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At the end of mitosis, one cell has divided into two diploid cells. But at the end of meiosis I, there are two haploid cells. How are the two processes different to produce these two types of cells?

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At the start, all the cells are 2n, diploid cells. By far the largest difference between meiosis I and mitosis is that mitosis results in genetically identical, diploid somatic cells. Meiosis, in it's entirety, results in gametes of haploid genetic information, but the genetic information is not identical due to crossing-over events that happened during meiosis I.

What you should also note from the figure: Each chromatid represents 1 DNA molecule. In mitosis, the cell will begin with 4 chromosomes and 8 chromatids. After cytokinesis, the somatic cell will have 4 chromatids and 4 chromosomes. This propagates during the next round of mitosis. In meiosis: The cell starts with 8 chromatids and 4 chromosomes. After meiosis I each cell has 4 chromatids and 2 chromosomes. After meiosis II, each cell has 2 chromatids and 2 chromosomes. You're halving the amount of genetic material each round of meiosis, and this can't be propagated indefinitely.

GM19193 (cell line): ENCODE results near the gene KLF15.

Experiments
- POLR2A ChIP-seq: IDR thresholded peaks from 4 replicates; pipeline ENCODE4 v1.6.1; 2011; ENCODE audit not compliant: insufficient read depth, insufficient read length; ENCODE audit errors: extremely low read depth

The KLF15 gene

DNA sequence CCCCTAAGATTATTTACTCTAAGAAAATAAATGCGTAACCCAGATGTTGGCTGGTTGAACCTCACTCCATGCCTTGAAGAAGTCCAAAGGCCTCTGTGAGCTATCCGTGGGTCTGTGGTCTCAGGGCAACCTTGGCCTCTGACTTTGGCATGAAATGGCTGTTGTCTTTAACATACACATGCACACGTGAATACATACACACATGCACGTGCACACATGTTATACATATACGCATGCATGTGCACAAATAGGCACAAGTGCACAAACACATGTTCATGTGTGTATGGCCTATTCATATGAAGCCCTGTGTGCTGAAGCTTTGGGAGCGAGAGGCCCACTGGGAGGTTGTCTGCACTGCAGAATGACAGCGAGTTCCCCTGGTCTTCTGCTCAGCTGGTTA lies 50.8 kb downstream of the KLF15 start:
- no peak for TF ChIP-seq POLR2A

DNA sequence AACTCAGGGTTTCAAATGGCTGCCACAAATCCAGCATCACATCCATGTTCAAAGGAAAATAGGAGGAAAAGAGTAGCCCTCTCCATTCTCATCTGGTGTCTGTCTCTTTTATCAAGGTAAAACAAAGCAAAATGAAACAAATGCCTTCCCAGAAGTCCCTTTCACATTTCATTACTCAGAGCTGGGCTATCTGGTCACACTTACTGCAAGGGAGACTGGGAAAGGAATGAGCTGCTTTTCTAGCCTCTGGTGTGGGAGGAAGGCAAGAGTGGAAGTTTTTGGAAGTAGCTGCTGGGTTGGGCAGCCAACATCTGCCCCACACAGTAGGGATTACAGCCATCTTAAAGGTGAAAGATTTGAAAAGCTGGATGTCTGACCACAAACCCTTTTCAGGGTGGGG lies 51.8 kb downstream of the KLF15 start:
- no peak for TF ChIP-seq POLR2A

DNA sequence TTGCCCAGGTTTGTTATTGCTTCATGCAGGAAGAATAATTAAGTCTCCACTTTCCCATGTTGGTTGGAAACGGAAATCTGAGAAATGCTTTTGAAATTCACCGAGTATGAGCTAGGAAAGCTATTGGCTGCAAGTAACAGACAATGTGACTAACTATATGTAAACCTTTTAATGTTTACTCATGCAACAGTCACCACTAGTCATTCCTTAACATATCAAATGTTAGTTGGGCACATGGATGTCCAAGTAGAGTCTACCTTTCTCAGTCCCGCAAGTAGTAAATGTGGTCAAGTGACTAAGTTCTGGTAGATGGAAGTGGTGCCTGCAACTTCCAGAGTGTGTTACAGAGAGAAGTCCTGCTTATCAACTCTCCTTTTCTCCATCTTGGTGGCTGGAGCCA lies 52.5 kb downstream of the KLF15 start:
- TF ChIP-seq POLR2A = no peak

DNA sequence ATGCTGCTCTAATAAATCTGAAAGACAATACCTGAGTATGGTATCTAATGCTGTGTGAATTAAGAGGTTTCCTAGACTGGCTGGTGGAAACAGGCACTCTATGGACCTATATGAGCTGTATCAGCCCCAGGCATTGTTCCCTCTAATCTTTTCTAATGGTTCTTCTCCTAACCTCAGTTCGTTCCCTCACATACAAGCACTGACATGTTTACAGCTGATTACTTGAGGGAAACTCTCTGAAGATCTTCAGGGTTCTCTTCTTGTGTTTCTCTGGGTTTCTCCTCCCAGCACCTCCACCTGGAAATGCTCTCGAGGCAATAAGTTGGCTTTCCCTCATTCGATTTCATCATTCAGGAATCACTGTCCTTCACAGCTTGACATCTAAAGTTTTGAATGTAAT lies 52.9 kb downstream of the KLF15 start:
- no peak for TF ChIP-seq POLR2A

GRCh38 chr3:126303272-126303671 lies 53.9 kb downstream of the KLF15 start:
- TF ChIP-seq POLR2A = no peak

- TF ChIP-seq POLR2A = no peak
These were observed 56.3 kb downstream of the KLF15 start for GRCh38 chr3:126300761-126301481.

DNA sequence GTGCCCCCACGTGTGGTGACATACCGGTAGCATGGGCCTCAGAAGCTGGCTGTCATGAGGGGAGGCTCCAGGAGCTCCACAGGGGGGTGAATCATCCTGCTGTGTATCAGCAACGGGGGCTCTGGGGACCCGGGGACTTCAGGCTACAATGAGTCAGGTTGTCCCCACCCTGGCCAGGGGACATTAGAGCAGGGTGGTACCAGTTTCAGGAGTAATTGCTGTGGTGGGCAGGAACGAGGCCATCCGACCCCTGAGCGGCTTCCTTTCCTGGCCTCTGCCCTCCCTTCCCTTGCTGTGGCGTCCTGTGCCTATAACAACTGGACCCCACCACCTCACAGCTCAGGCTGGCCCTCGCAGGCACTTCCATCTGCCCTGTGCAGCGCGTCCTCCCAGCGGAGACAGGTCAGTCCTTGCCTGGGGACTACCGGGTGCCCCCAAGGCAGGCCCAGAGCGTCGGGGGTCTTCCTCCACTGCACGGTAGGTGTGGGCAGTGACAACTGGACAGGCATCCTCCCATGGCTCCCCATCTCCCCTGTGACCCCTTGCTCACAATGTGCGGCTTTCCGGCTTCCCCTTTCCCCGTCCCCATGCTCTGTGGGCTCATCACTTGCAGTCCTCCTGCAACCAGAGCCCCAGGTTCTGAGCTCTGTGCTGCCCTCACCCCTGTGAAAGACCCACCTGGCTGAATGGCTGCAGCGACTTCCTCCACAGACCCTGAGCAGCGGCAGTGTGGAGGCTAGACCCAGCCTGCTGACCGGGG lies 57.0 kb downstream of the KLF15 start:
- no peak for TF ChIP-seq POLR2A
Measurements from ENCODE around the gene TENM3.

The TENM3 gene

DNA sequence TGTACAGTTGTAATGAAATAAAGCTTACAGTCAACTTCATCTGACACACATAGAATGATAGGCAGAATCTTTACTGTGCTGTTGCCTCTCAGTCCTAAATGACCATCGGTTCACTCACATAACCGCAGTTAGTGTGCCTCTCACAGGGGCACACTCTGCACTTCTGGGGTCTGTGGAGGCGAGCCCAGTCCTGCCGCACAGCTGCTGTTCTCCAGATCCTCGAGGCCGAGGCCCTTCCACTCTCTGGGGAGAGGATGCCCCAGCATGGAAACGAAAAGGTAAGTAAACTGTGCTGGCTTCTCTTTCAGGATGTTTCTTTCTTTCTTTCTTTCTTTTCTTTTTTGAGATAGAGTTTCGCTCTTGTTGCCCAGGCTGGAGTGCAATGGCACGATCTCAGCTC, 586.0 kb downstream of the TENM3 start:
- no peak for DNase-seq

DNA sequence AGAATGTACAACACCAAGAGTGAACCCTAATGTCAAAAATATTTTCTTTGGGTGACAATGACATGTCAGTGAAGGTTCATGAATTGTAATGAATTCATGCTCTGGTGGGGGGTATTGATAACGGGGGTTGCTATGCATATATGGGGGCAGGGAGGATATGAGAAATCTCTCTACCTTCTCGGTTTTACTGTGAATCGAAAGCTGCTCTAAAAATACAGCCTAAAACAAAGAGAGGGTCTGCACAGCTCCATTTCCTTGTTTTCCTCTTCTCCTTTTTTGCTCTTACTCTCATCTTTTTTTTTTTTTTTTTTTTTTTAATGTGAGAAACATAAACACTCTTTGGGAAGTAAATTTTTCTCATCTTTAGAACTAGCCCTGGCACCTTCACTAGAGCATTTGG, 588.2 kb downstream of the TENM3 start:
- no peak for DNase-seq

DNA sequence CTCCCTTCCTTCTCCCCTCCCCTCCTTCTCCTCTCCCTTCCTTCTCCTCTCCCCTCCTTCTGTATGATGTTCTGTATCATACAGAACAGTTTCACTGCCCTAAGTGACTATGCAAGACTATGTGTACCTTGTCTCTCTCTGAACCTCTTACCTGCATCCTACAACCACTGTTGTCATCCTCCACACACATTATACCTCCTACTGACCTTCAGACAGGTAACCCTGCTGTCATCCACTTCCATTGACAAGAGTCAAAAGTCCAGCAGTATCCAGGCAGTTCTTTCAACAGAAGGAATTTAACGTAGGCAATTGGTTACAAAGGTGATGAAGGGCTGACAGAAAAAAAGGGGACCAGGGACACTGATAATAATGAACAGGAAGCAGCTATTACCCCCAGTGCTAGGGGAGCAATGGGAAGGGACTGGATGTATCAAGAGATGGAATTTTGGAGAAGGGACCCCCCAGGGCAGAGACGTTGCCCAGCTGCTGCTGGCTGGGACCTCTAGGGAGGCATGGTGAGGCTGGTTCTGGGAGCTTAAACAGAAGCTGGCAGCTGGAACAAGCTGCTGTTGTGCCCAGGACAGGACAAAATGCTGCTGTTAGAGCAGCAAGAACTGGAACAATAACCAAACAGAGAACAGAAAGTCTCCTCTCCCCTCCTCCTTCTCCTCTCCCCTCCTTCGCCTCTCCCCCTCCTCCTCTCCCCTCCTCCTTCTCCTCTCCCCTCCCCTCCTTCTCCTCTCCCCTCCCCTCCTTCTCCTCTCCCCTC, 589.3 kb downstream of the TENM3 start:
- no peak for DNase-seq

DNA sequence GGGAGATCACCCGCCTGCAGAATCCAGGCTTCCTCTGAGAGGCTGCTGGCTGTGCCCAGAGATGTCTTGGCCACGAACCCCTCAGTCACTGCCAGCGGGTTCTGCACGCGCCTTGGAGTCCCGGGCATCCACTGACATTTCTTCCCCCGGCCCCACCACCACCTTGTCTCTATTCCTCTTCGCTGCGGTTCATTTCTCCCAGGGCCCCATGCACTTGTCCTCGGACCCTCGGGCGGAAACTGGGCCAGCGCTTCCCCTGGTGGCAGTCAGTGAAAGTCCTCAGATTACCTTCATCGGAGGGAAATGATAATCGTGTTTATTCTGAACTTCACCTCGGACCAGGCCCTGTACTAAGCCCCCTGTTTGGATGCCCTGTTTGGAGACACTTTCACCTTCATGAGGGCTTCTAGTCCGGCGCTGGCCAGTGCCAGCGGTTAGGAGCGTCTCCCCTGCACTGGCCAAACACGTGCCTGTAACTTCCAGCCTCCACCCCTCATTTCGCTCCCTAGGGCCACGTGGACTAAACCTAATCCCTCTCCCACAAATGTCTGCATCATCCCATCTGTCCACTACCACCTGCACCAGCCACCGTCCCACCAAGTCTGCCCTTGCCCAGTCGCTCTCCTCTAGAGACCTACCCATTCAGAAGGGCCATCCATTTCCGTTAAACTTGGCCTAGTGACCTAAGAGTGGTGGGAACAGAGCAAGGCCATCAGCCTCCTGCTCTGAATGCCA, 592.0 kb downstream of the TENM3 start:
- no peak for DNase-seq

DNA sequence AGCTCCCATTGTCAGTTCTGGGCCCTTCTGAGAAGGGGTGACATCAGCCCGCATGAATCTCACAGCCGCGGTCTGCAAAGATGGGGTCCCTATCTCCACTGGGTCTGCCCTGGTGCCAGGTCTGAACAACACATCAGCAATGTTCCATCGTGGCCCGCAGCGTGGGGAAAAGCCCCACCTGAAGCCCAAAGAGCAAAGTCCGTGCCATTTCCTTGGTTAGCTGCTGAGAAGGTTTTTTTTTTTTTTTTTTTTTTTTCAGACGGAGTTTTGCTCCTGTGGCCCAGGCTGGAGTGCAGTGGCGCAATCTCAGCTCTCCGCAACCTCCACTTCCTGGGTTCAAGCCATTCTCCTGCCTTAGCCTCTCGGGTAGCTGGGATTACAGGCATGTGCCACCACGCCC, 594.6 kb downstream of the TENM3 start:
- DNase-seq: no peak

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Source: Tortora, GJ (2008). Principles of Anatomy and Physiology. 12th ED.

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    $\begingroup$ Where have you found this figure? $\endgroup$ – Ana Sep 14 '17 at 9:03
  • $\begingroup$ @Ana Wiley library system, source link. It's Tortora "Principles of Anatomy and Physiology," 12th ed. $\endgroup$ – CKM Sep 14 '17 at 18:47
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the difference with easy way that the arrangement of chromosome on equatorial plate in metaphase 1- in mitosis all chromosome arrange on equatorial line randomly and single so when it separate in anaphase separate to chromatide ( all chromatides), and each cell have 2n however 2- in meiosis 1 chromosome arrange in duple or couples so when it separate as one chromosome , and each cell have n only i hope it is useful for u

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    $\begingroup$ This doesn't make any sense $\endgroup$ – SmallChess Feb 16 '16 at 0:39

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